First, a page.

"Co-administration of green tea or EGCG may represent an effective means to reduce the glycemic effect of high starch foods."
Trials have demonstrated that green tea extract may support weight loss and blood sugar control,(1-3) but scientists have not been sure of the mechanisms involved.
Now food & obesity researchers at Penn State could have the answer. As reported in the November issue of Molecular Nutrition & Food Research:(4)
• They fed corn starch to a group of fasting mice and administered relatively small amounts of EGCG (epigallocatechin gallate, a polyphenolic compound found in green tea) to half the group.
Corn starch is a pure carbohydrate supply within the corn kernel that feeds the protein-rich germ as it sprouts to form a new plant. This starch is composed of chains of glucose (sugar) molecules, and a spoonful of corn starch is converted to a spoonful of blood sugar in the digestive tract within minutes after it’s consumed.
• The Penn researchers found that the peak post-prandial (after meal) blood sugar levels of the mice receiving ECGC averaged 50% lower than those of the corn-starch-only mice.
• This difference was not found in other groups of mice being fed EGCG along with different types of sugar (EGCG plus maltose, and EGCG plus glucose)...
• Suggesting that EGCG promotes inhibition of the digestive process that converts starch to blood sugar (inhibits action of the starch-digesting pancreatic enzyme alpha-amylase, called 'amylase-mediated starch digestion').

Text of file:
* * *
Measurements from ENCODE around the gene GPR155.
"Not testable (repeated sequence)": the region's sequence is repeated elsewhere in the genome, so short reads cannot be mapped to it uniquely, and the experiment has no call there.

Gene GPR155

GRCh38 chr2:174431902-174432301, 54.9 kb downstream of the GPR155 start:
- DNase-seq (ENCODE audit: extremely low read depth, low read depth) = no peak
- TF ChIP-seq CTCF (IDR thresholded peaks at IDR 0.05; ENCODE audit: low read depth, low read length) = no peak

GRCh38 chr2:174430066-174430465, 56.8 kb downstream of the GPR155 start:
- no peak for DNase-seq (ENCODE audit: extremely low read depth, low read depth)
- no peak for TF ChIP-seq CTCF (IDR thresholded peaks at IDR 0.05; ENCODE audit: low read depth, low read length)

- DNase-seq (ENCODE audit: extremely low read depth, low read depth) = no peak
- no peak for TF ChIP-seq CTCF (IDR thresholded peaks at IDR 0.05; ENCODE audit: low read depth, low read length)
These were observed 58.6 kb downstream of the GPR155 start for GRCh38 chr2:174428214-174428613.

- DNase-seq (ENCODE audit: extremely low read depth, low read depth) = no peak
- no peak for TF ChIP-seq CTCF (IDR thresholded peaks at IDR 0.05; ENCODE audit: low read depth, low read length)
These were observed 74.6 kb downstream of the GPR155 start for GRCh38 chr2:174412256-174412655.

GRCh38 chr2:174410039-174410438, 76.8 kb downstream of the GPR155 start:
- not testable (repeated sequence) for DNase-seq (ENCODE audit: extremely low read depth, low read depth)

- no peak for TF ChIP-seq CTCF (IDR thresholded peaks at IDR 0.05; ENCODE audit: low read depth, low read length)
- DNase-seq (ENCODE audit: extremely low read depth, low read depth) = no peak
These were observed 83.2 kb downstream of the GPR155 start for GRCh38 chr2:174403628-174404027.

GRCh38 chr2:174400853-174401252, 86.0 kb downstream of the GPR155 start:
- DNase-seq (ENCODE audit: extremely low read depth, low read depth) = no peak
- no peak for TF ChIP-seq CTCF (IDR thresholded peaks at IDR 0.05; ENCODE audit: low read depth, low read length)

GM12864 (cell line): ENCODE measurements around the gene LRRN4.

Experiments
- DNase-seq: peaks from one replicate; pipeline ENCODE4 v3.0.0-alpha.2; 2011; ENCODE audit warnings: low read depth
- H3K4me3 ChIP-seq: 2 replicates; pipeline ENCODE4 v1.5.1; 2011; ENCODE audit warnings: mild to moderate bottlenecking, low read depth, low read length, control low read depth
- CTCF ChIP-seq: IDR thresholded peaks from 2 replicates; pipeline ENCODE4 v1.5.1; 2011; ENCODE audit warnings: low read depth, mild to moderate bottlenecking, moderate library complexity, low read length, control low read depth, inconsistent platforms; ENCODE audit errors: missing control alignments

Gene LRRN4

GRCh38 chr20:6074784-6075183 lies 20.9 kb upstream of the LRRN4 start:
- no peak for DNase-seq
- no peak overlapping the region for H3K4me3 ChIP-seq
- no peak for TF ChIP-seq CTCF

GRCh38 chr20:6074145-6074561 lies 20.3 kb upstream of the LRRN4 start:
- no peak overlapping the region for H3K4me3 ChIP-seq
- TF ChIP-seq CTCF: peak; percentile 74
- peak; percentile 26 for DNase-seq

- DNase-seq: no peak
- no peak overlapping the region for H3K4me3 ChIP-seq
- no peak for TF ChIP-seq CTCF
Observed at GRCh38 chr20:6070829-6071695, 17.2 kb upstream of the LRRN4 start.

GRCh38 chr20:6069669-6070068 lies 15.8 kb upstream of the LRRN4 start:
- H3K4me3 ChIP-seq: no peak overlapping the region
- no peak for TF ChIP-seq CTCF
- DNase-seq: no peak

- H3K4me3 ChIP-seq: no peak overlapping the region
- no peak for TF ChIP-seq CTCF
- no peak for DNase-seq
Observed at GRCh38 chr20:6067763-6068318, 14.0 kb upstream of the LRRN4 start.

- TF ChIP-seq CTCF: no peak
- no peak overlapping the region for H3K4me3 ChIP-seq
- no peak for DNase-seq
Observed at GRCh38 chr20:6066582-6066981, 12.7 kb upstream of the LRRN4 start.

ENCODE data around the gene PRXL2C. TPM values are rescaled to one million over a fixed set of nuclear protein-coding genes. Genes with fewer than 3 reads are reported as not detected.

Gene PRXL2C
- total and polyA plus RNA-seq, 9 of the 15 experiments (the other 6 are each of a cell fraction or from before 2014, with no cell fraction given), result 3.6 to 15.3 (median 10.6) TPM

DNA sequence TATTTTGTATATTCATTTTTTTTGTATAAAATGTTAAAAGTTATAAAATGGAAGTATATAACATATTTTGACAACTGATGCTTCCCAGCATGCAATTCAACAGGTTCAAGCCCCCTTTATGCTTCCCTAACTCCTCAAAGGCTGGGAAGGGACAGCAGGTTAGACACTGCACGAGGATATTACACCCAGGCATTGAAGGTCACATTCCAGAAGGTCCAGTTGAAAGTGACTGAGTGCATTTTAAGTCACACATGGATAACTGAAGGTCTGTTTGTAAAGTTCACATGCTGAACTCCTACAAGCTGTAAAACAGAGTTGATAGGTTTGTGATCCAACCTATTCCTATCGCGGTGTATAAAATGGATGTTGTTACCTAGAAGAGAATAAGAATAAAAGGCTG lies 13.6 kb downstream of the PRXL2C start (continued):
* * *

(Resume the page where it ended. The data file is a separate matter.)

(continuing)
• To verify this suggestion, further tests in the lab found that EGCG inhibited pancreatic amylase activity - by one third (34%).
The implications for human weight & blood sugar management? "The relatively low effective dose of EGCG makes a compelling case for studies in human subjects," the researchers conclude.
1. “Research Links Green Tea to Weight Loss,” Feb 2012.
2. “Video: Fat Burning Via Flavonoids”
3. Laboratory studies on weight control & prevention of metabolic syndrome by green tea, Dec 2010
4. Cited article: “Inhibition of starch digestion by the green tea polyphenol, (-)-epigallocateghin-e-gallate” [EGCG], Molecular Nutrition & Food Research, Vol 56, #11, Nov 2012. By Forester SC, Gu Y, Lambert JD. Center of Excellence for plant and Mushroom Foods for Health, Dept of Food Science, Pennsylvania State University, University Park, PA, USA. [Email Dr. Joshua D Lambert, firstname.lastname@example.org]